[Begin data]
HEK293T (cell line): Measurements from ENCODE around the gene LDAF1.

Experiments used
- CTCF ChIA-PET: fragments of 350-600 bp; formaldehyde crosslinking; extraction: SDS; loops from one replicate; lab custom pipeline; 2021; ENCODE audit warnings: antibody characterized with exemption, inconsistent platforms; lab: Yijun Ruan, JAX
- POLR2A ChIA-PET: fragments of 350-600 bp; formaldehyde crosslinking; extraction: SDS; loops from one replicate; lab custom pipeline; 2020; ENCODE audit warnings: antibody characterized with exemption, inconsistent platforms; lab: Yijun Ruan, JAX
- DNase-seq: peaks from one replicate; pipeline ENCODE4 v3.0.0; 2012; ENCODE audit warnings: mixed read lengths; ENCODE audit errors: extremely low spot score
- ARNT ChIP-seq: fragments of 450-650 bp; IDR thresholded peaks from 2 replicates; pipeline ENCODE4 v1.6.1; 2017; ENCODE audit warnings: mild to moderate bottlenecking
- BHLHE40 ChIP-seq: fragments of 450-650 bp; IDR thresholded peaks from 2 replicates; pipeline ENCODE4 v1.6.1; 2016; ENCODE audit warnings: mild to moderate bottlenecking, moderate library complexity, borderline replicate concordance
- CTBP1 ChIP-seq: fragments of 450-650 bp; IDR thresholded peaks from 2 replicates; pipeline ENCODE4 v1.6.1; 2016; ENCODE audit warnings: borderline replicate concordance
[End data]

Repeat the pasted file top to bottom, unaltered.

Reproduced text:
HEK293T (cell line): Measurements from ENCODE around the gene LDAF1.

Experiments used
- CTCF ChIA-PET: fragments of 350-600 bp; formaldehyde crosslinking; extraction: SDS; loops from one replicate; lab custom pipeline; 2021; ENCODE audit warnings: antibody characterized with exemption, inconsistent platforms; lab: Yijun Ruan, JAX
- POLR2A ChIA-PET: fragments of 350-600 bp; formaldehyde crosslinking; extraction: SDS; loops from one replicate; lab custom pipeline; 2020; ENCODE audit warnings: antibody characterized with exemption, inconsistent platforms; lab: Yijun Ruan, JAX
- DNase-seq: peaks from one replicate; pipeline ENCODE4 v3.0.0; 2012; ENCODE audit warnings: mixed read lengths; ENCODE audit errors: extremely low spot score
- ARNT ChIP-seq: fragments of 450-650 bp; IDR thresholded peaks from 2 replicates; pipeline ENCODE4 v1.6.1; 2017; ENCODE audit warnings: mild to moderate bottlenecking
- BHLHE40 ChIP-seq: fragments of 450-650 bp; IDR thresholded peaks from 2 replicates; pipeline ENCODE4 v1.6.1; 2016; ENCODE audit warnings: mild to moderate bottlenecking, moderate library complexity, borderline replicate concordance
- CTBP1 ChIP-seq: fragments of 450-650 bp; IDR thresholded peaks from 2 replicates; pipeline ENCODE4 v1.6.1; 2016; ENCODE audit warnings: borderline replicate concordance